Researchers Develop ‘Pigment Free’ Paint

Researchers Develop ‘Pigment Free’ Paint

A team of researchers at the NanoScience Technology Centre at the University of Central Florida (UCF) have invented what they have called ‘plasmonic paint’, a type of paint that is free from pigments.

What is plasmonic paint?

So, what exactly is this breakthrough? According to Debashis Chanda, a professor at UCF and lead researcher on this project, plasmonic paint is based on the principles of light absorption as well as light reflection and scattering.

Avoiding the use of pigments, plasmonic paint possesses a nanostructure made up of nanoscale aluminium and aluminium oxide, which are geometrically-arranged. When mixed with a commercial binder, the nanostructure is able to produce paints of different hues.

This new approach can be referred to as ‘structural colour’.

This approach is remarkably similar to the way in which fauna and flora in nature are able to display a range of attractive hues. By using the geometric arrangement of colourless materials to reflect and scatter light, creatures as varied as butterflies to birds are able to present a distinct colour to the world.

As Chanda explains, “The range of colours and hues in the natural world are astonishing - from colourful flowers, birds and butterflies to underwater creatures like fish and cephalopods. Structural colour serves as the primary colour-generating mechanism in several extremely vivid species, where geometrical arrangement of typically two colourless materials produces all colours. On the other hand, with man made pigment, new molecules are needed for every colour present”.

What are the benefits of plasmonic paint?

As you may have picked up from Chanda’s comment above, plasmonic paint is claimed to have a number of benefits over and above traditional pigment-based paints.

Firstly, plasmonic paint is claimed to be far more environmentally friendly than pigment-based paints. This is because plasmonic paint only makes use of metals and oxides, whereas pigment-based paints require artificially synthesised molecules.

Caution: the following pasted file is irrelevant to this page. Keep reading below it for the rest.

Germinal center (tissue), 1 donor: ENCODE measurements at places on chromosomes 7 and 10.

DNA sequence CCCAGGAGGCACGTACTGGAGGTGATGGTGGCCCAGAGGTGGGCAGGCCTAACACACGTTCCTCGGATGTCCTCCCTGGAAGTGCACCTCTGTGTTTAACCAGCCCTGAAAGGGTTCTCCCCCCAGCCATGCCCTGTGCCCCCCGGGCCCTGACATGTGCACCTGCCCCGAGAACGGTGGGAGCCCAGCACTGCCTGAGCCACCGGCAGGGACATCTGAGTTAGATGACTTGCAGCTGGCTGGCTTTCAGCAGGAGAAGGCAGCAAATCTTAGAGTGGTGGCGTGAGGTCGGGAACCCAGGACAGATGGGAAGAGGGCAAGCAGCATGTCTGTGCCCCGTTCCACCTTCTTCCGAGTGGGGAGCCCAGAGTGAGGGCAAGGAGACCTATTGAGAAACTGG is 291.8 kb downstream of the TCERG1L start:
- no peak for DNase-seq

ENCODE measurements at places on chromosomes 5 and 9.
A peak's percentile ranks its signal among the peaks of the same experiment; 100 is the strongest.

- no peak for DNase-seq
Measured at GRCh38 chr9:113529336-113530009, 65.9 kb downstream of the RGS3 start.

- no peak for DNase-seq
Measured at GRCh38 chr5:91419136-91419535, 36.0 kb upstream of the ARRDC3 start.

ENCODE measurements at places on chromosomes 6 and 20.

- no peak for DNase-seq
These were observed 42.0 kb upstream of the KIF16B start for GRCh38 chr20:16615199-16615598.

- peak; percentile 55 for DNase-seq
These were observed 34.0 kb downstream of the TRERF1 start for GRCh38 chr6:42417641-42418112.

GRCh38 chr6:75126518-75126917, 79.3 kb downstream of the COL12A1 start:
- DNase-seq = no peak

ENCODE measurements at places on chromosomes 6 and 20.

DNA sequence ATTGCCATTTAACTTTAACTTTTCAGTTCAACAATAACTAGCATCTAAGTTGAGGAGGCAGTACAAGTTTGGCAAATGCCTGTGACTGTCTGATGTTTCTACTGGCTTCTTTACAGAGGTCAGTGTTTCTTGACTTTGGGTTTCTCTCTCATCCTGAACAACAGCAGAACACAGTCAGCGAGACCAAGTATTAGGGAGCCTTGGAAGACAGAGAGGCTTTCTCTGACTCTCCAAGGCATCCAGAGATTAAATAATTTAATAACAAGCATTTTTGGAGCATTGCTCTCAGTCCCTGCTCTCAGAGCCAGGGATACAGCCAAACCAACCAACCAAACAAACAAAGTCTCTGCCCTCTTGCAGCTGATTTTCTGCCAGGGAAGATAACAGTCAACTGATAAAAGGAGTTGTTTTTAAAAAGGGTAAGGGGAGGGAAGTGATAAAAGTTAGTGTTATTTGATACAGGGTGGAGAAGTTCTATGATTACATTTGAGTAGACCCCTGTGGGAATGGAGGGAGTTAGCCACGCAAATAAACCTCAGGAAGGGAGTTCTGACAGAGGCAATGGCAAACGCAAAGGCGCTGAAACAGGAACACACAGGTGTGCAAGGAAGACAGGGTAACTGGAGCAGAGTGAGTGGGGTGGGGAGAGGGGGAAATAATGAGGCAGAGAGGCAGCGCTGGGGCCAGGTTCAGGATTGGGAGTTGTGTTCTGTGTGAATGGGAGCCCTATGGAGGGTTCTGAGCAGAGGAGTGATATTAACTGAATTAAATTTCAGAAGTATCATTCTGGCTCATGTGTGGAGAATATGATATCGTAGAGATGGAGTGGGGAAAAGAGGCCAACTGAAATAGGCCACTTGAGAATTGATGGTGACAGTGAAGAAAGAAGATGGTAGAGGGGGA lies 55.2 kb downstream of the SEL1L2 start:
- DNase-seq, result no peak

This results in a paint that lasts much longer. As Chanda comments, “normal colour fades because pigment loses its ability to absorb photons. Here, we’re not limited by that phenomenon. Once we paint something with structural colour, it should stay for centuries”.

Whilst this may not be good for commercial paint producers, it’ll certainly help to reduce resource consumption and lower the carbon footprint associated with paint production.

Secondly, plasmonic paint has the benefit of reflecting heat. Because it reflects the entire infrared spectrum, plasmonic paint absorbs less heat than traditional paint. This means that any surface painted with plasmonic paint will stay 25 to 30 degrees Fahrenheit cooler than if it were painted in traditional pigment-based paint.

Professor Chanda explains; “over 10% of electricity in the U.S. goes toward air conditioner usage. The temperature difference plasmonic paint promises would lead to significant energy savings. Using less electricity for cooling would also cut down carbon dioxide emissions, lessening global warming”.

Thirdly, plasmonic paint has the benefit of being lightweight, with a large area-to-thickness ratio. This means only small amounts of plasmonic paint need to be used to paint large surface areas. The example provided by the UCF research team is stark:

‘The paint is so lightweight that only about 3 pounds of plasmonic paint would cover a Boeing 747, which normally requires more than 1,000 pounds of conventional paint’.

Does plasmonic paint represent the future of paint and coatings?

Whilst the development of plasmonic paint is exciting and has the potential to generate many benefits, it appears to be far too early to be drawing conclusions about its broader application.

Chanda has outlined what he sees as the next steps for this nascent paint technology:

“The conventional pigment paint is made in big facilities where they can make hundreds of gallons of paint. At this moment, unless we go through the scale-up process, it is still expensive to produce at an academic lab”.

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